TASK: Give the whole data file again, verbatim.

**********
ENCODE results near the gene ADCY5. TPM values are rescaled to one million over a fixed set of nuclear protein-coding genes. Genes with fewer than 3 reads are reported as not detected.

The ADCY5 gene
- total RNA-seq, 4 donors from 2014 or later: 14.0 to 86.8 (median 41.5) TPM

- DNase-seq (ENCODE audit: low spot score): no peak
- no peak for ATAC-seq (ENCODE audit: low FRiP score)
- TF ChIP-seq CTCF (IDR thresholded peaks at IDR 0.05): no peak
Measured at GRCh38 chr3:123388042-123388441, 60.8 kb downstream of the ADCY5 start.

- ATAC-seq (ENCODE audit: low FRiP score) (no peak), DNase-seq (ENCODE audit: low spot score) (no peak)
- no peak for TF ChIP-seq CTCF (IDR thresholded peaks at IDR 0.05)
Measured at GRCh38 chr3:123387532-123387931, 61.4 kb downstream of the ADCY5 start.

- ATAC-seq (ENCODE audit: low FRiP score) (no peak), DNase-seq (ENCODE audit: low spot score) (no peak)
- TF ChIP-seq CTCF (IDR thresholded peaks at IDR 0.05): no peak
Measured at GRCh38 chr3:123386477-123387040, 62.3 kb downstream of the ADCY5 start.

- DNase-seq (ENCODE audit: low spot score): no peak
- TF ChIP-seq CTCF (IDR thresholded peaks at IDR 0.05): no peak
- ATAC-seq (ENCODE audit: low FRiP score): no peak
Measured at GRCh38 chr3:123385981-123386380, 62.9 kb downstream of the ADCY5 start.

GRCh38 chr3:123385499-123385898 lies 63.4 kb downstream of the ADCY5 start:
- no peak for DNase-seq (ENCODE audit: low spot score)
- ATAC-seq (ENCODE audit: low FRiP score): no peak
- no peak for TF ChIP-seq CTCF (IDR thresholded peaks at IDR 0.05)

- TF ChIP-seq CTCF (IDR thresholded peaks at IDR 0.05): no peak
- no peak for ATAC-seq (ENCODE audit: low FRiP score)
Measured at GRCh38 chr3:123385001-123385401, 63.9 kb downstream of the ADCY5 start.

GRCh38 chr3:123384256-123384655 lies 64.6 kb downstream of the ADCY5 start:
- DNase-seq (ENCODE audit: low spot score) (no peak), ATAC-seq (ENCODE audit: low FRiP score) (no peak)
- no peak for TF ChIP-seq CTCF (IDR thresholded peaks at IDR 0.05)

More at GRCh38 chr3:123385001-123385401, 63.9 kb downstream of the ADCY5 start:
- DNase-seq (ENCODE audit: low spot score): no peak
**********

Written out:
ENCODE results near the gene ADCY5. TPM values are rescaled to one million over a fixed set of nuclear protein-coding genes. Genes with fewer than 3 reads are reported as not detected.

The ADCY5 gene
- total RNA-seq, 4 donors from 2014 or later: 14.0 to 86.8 (median 41.5) TPM

- DNase-seq (ENCODE audit: low spot score): no peak
- no peak for ATAC-seq (ENCODE audit: low FRiP score)
- TF ChIP-seq CTCF (IDR thresholded peaks at IDR 0.05): no peak
Measured at GRCh38 chr3:123388042-123388441, 60.8 kb downstream of the ADCY5 start.

- ATAC-seq (ENCODE audit: low FRiP score) (no peak), DNase-seq (ENCODE audit: low spot score) (no peak)
- no peak for TF ChIP-seq CTCF (IDR thresholded peaks at IDR 0.05)
Measured at GRCh38 chr3:123387532-123387931, 61.4 kb downstream of the ADCY5 start.

- ATAC-seq (ENCODE audit: low FRiP score) (no peak), DNase-seq (ENCODE audit: low spot score) (no peak)
- TF ChIP-seq CTCF (IDR thresholded peaks at IDR 0.05): no peak
Measured at GRCh38 chr3:123386477-123387040, 62.3 kb downstream of the ADCY5 start.

- DNase-seq (ENCODE audit: low spot score): no peak
- TF ChIP-seq CTCF (IDR thresholded peaks at IDR 0.05): no peak
- ATAC-seq (ENCODE audit: low FRiP score): no peak
Measured at GRCh38 chr3:123385981-123386380, 62.9 kb downstream of the ADCY5 start.

GRCh38 chr3:123385499-123385898 lies 63.4 kb downstream of the ADCY5 start:
- no peak for DNase-seq (ENCODE audit: low spot score)
- ATAC-seq (ENCODE audit: low FRiP score): no peak
- no peak for TF ChIP-seq CTCF (IDR thresholded peaks at IDR 0.05)

- TF ChIP-seq CTCF (IDR thresholded peaks at IDR 0.05): no peak
- no peak for ATAC-seq (ENCODE audit: low FRiP score)
Measured at GRCh38 chr3:123385001-123385401, 63.9 kb downstream of the ADCY5 start.

GRCh38 chr3:123384256-123384655 lies 64.6 kb downstream of the ADCY5 start:
- DNase-seq (ENCODE audit: low spot score) (no peak), ATAC-seq (ENCODE audit: low FRiP score) (no peak)
- no peak for TF ChIP-seq CTCF (IDR thresholded peaks at IDR 0.05)

More at GRCh38 chr3:123385001-123385401, 63.9 kb downstream of the ADCY5 start:
- DNase-seq (ENCODE audit: low spot score): no peak